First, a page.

The Education Mayor

Improving America's Schools

by Kenneth K. Wong, Francis X. Shen, Dorothea Anagnostopoulos,

Series: American Governance and Public Policy series

In 2002 the No Child Left Behind Act rocked America's schools with new initiatives for results-based accountability. But years before NCLB was signed, a new movement was already under way by mayors to take control of city schools from school boards and integrate the management of public education with the overall governing of the city. The Education Mayor is a critical look at mayoral control of urban school districts, beginning with Boston's schools in 1992 and examining more than 100 school districts in 40 states.

The authors seek to answer four central questions: • What does school governance look like under mayoral leadership? • How does mayoral control affect school and student performance? • What are the key factors for success or failure of integrated governance? • How does mayoral control effect practical changes in schools and classrooms?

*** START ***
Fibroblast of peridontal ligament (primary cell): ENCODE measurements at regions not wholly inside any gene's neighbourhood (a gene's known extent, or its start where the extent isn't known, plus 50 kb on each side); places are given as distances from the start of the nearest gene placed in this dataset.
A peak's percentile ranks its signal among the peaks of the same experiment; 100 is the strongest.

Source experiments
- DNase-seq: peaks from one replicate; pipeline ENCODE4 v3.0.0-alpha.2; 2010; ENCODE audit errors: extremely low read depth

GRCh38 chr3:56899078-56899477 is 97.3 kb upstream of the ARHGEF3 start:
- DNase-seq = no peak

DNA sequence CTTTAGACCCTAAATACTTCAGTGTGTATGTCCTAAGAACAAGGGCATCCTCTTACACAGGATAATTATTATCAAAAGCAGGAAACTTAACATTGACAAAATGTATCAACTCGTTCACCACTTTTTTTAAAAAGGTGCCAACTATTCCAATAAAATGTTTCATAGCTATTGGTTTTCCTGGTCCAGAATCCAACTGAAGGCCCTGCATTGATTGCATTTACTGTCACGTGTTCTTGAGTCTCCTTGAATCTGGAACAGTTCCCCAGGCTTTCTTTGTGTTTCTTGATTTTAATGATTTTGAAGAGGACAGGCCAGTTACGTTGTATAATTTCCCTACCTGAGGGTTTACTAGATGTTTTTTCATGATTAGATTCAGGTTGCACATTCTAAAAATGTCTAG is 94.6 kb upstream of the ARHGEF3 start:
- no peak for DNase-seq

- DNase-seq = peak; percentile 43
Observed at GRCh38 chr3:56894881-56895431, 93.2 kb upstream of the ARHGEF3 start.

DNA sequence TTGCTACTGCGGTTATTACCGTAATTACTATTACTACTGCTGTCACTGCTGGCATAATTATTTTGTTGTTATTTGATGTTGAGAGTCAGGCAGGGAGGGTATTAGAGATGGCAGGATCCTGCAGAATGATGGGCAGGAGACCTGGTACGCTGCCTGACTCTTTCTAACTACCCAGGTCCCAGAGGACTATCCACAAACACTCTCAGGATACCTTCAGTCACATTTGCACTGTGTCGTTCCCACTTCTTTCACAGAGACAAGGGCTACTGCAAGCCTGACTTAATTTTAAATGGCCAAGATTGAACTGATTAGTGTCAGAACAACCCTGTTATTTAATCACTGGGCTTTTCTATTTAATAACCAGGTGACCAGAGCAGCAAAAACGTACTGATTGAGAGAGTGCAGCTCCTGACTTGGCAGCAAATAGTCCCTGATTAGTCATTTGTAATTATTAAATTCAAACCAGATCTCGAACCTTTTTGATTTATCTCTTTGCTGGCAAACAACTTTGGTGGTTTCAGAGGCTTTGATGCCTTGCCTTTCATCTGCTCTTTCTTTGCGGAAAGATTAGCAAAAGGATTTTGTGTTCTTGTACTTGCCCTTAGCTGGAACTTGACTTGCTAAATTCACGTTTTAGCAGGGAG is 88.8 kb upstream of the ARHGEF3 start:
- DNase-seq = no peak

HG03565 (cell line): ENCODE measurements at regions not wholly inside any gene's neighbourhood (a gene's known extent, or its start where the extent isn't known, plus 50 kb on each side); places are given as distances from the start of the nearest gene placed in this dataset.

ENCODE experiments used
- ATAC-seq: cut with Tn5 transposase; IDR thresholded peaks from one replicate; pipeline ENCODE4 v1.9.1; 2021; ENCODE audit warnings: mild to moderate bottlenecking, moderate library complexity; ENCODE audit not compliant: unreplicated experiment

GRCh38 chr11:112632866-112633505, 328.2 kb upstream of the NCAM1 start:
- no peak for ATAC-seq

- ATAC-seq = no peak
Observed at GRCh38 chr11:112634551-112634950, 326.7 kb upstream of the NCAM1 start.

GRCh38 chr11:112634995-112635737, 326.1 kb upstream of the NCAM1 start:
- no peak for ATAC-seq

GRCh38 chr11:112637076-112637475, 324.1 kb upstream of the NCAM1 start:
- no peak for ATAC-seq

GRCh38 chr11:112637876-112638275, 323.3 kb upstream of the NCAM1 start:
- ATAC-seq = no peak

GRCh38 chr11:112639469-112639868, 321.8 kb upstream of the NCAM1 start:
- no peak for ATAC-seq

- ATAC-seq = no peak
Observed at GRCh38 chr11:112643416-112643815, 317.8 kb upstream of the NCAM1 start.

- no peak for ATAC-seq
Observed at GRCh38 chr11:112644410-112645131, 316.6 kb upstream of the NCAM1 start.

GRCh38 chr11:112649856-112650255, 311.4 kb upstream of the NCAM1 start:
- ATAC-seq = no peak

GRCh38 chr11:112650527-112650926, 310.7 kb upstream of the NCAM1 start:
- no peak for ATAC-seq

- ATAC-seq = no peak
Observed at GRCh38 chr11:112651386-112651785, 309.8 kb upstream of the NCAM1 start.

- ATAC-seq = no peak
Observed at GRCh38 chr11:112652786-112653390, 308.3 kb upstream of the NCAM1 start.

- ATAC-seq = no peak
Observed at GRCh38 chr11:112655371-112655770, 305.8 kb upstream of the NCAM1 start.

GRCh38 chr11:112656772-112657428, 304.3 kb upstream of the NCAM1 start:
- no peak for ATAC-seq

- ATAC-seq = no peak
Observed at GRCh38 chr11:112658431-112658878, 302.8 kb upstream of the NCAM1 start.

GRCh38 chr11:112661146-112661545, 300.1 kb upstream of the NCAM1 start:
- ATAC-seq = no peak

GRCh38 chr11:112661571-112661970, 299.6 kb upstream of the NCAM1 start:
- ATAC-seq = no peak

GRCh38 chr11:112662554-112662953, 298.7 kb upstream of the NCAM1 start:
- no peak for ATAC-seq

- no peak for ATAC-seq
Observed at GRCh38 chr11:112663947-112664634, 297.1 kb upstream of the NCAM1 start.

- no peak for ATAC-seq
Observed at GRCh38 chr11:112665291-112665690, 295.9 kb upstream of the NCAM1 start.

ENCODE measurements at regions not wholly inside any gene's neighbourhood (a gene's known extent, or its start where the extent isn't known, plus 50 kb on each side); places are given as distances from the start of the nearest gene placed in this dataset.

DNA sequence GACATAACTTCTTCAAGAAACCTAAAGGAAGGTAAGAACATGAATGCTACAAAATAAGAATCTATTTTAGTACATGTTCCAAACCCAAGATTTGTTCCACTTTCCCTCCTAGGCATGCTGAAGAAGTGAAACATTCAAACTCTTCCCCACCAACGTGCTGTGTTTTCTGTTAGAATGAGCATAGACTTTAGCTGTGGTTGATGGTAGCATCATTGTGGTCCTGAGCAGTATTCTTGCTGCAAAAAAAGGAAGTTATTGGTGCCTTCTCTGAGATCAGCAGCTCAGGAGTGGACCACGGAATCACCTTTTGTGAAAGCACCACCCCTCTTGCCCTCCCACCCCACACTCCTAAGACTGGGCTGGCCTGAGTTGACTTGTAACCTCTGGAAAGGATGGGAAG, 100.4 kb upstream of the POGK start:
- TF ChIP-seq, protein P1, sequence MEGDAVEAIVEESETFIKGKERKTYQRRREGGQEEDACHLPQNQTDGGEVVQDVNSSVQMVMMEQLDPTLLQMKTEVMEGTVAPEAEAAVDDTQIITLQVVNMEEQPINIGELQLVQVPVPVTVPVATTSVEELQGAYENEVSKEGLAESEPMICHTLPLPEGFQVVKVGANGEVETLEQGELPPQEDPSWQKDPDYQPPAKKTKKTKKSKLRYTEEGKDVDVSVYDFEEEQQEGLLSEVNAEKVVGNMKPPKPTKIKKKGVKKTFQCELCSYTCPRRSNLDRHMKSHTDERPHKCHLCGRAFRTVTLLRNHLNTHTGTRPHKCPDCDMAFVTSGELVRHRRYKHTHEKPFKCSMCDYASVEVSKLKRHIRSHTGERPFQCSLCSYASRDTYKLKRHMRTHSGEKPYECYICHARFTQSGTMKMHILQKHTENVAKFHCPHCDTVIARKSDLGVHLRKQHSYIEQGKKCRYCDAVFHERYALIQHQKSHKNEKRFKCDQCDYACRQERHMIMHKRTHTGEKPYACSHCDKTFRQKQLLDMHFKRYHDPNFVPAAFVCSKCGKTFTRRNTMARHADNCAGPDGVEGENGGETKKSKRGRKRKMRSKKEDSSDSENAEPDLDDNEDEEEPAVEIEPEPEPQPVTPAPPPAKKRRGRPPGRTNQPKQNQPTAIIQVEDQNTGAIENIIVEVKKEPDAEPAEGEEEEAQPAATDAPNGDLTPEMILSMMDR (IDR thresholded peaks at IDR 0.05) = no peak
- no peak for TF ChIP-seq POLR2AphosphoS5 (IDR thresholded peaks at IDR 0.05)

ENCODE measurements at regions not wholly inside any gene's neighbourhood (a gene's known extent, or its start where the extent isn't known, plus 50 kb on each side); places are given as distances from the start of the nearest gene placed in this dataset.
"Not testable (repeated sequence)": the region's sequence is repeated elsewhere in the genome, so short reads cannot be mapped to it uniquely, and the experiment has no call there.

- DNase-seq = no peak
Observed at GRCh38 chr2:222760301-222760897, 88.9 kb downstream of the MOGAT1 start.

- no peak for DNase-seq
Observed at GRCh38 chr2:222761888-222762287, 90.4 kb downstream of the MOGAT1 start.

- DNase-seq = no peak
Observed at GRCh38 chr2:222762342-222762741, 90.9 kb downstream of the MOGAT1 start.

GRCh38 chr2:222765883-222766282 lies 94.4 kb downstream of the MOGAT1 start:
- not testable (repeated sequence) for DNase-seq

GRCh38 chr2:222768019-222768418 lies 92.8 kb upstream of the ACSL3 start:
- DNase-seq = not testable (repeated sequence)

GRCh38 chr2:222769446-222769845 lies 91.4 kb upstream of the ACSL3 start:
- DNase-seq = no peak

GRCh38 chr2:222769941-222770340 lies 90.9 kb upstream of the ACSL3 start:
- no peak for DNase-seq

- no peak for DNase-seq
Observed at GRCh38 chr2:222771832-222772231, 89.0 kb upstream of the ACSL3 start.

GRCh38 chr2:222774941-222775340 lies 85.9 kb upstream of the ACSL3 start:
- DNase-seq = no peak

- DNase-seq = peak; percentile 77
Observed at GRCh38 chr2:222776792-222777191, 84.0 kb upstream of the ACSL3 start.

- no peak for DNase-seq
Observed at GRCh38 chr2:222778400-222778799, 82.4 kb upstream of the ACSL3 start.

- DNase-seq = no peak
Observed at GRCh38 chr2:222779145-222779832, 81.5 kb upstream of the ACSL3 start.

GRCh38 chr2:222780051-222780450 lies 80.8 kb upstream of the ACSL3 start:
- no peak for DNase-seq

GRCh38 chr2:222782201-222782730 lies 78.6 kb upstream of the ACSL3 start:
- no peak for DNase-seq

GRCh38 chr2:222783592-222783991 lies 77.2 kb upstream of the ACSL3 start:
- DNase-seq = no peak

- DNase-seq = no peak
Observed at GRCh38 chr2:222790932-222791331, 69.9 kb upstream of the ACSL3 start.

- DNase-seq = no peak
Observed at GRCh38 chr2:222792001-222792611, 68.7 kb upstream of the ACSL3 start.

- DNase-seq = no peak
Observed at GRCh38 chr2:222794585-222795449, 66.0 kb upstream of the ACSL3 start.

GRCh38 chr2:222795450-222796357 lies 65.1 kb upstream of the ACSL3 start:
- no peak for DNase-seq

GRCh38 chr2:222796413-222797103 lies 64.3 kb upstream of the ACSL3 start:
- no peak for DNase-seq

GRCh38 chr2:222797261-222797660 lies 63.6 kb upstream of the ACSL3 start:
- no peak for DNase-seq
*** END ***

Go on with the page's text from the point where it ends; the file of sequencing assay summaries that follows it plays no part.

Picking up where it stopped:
The results of their examination indicate that, although mayoral control of schools may not be appropriate for every district, it can successfully emphasize accountability across the education system, providing more leverage for each school district to strengthen its educational infrastructure and improve student performance. Based on extensive quantitative data as well as case studies, this analytical study provides a balanced look at America's education reform.

As the first multidistrict empirical examination and most comprehensive overall evaluation of mayoral school reform, The Education Mayor is a must-read for academics, policymakers, educational administrators, and civic and political leaders concerned about public education.

About The Author

Kenneth K. Wong is Walter and Leonore Annenberg Professor in Education Policy and director of the Urban Education Policy Program at Brown University. He is the author of Funding Public Schools: Politics and Policy and coauthor of Successful Schools and Educational Accountability.

Francis X. Shen is a licensed attorney and a doctoral fellow at the Kennedy School of Government at Harvard University.

Dorothea Anagnostopoulos is an assistant professor of teacher education at Michigan State University.

Stacey A. Rutledge is an assistant professor in the Department of Educational Leadership and Policy Studies at Florida State University.